Excerpt from Ajax in Action: IDEs for web development


As I was reading Ajax in Action by Dave Crane, Eric Pascarello, in Appendix A they discuss Editors and IDEs for web development. Apparantly, the authors didn't get the message than IDEA 5.0 supports web languages.

I'm not a marketing guru, but I think Jetbrains needs to keep raising awareness that IDEA isn't just a Java IDE, but supports enterprise web development with support for JavaScript, XML, HTML, CSS and integration with application servers.

"Integrated development environments

Enterprise programming launguages such as .NET and Java have a long history of integrated development environments. The market for these is mature, and in recent years, a number of mature feature-rich open source and freeware IDEs have appeard. IDEs designed for server-side coding languages are often extensible enough to allow for client-side development using Ajax.

Microsoft technologies are still dominated by Microsoft's own Visual Studio. Visual Studio includes support for web development through the Visual InterDev component, which supports JavaScript and CSS. Free, cut-down versions have recently become available under the name Visual Studio Express, including one targeted at web developers.

The most prominet Java IDE at present is the IBM-sponsored Eclipse. Eclipse is mostly a Java development tool and shipos with a complex set of plug-ins specifically written for Java developers. A thriving plug-in community exists, including some relatively simple JavaScript plug-ins providing syntax highlighting and out-line views of methods and classes (figure A.2).

With the recent Eclipse version 3.1, a broader range of web developer plugins is being developed by the Web Tools Platform project, which in addition to supporting server-side J2EE technologies, has editors for JavaScript, XML, HTML, and CSS. Eclipse also offers strong project-level codebase-management features and full integration with CVS version control out of the box. THird-party integration with Subversion, Visual SourceSafe, and other version-control systems is available.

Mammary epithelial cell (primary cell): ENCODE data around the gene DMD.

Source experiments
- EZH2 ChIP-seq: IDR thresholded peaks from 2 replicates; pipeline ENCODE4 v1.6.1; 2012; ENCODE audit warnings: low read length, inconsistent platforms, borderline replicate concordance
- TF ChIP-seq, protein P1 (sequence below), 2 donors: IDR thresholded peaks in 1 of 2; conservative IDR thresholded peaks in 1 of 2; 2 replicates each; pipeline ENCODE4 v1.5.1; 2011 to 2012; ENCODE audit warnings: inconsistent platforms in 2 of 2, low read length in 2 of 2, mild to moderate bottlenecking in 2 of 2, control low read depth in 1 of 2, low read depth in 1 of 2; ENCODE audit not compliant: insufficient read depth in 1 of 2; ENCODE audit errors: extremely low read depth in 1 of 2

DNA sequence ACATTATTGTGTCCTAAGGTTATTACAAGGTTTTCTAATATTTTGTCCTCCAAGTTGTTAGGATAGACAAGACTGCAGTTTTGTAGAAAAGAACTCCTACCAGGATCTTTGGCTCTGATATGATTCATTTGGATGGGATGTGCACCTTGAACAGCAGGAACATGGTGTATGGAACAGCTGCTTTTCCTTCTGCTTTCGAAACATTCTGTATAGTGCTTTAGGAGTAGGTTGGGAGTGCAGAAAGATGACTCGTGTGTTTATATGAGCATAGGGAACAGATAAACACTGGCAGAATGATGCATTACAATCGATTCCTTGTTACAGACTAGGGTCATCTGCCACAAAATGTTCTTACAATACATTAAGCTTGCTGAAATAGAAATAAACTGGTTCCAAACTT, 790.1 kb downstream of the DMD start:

Some enterprise Java development tools such as the Sun Java Studio Creator and SAP NetWeaver offer high-level design facilities for web applications. IN our experience, these are based heavily on the classic web application metaphor, with an application being modeled as a series of discrete pages, and may translate poorly to the Ajax approach. Studio Creator uses Java ServerFaces (JSF) behind the scenes, however. We discussed JSF and Ajax in Chapter 5, and although the two technologies have some challenges to overcome before being fully interoperable, it may be possible that JSF-based tools with support Ajax better in the near future.

As weell as having a foot in the enterprise-development camp, Ajax has roots in the web-design community, for whom an entirely different type of toolset has developed. Macromedia Dreamweaver and Microsoft FrontPage are two notable web-design tools of this type, and both offer support for the basic client-side technologies used by Ajax. Dreamweaver provides good support for basic JavaScript and CSS editing (figure A.3) and a two-way HTML editor with visual and text modes, but for WYSIWYG orchestration of complex JavaScript user interfaces, it supports only its own code library. Integrating third-party libraries such as x, ProtoType, and Rico into a Dreamweaver or FrontPage project would require a lot of hand-crafting the scripts, making use of the text editor functionality of the tools and relatively little else.

The final tool worth a mention here is ActiveState's Komodo, which is a cross-language scripting IDE, supporting Perl, Pytston, PHP, Tcl, JavaScript, and XSLT. Komodo has very good support for JavaScript codebase navigation and a sophistiected outliner that recognizes JavaScript classes as well as functions and methods (figure A.4). As a general-purpose scripting IDE, it deals only with JavaScript the generic language, not the browser-based implementations. As such, it is most useful when developing domain models for Ajax. Komodo is a commercial tool with free trials available. As an interesting aside, the Komodo UI is built using the XML-based XUL toolkit used to create the Firefox web browser."

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